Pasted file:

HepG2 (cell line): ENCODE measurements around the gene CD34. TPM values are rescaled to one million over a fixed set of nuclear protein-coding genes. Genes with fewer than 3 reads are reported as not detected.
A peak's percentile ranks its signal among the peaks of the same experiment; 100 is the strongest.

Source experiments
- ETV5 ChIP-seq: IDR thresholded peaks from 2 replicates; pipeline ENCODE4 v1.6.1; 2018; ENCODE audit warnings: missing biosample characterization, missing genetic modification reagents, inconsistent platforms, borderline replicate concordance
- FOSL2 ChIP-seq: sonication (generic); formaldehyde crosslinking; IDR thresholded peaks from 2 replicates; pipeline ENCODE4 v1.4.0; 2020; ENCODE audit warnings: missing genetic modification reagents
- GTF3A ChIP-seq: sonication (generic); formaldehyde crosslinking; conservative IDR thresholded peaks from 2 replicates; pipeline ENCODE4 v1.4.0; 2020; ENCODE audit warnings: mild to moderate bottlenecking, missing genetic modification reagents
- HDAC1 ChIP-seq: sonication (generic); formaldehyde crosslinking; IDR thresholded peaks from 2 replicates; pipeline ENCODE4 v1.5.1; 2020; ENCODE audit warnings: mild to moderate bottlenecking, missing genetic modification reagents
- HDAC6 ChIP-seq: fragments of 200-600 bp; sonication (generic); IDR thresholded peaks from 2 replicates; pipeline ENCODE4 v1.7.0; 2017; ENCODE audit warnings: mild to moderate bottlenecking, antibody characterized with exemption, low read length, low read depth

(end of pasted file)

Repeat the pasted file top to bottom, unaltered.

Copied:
HepG2 (cell line): ENCODE measurements around the gene CD34. TPM values are rescaled to one million over a fixed set of nuclear protein-coding genes. Genes with fewer than 3 reads are reported as not detected.
A peak's percentile ranks its signal among the peaks of the same experiment; 100 is the strongest.

Source experiments
- ETV5 ChIP-seq: IDR thresholded peaks from 2 replicates; pipeline ENCODE4 v1.6.1; 2018; ENCODE audit warnings: missing biosample characterization, missing genetic modification reagents, inconsistent platforms, borderline replicate concordance
- FOSL2 ChIP-seq: sonication (generic); formaldehyde crosslinking; IDR thresholded peaks from 2 replicates; pipeline ENCODE4 v1.4.0; 2020; ENCODE audit warnings: missing genetic modification reagents
- GTF3A ChIP-seq: sonication (generic); formaldehyde crosslinking; conservative IDR thresholded peaks from 2 replicates; pipeline ENCODE4 v1.4.0; 2020; ENCODE audit warnings: mild to moderate bottlenecking, missing genetic modification reagents
- HDAC1 ChIP-seq: sonication (generic); formaldehyde crosslinking; IDR thresholded peaks from 2 replicates; pipeline ENCODE4 v1.5.1; 2020; ENCODE audit warnings: mild to moderate bottlenecking, missing genetic modification reagents
- HDAC6 ChIP-seq: fragments of 200-600 bp; sonication (generic); IDR thresholded peaks from 2 replicates; pipeline ENCODE4 v1.7.0; 2017; ENCODE audit warnings: mild to moderate bottlenecking, antibody characterized with exemption, low read length, low read depth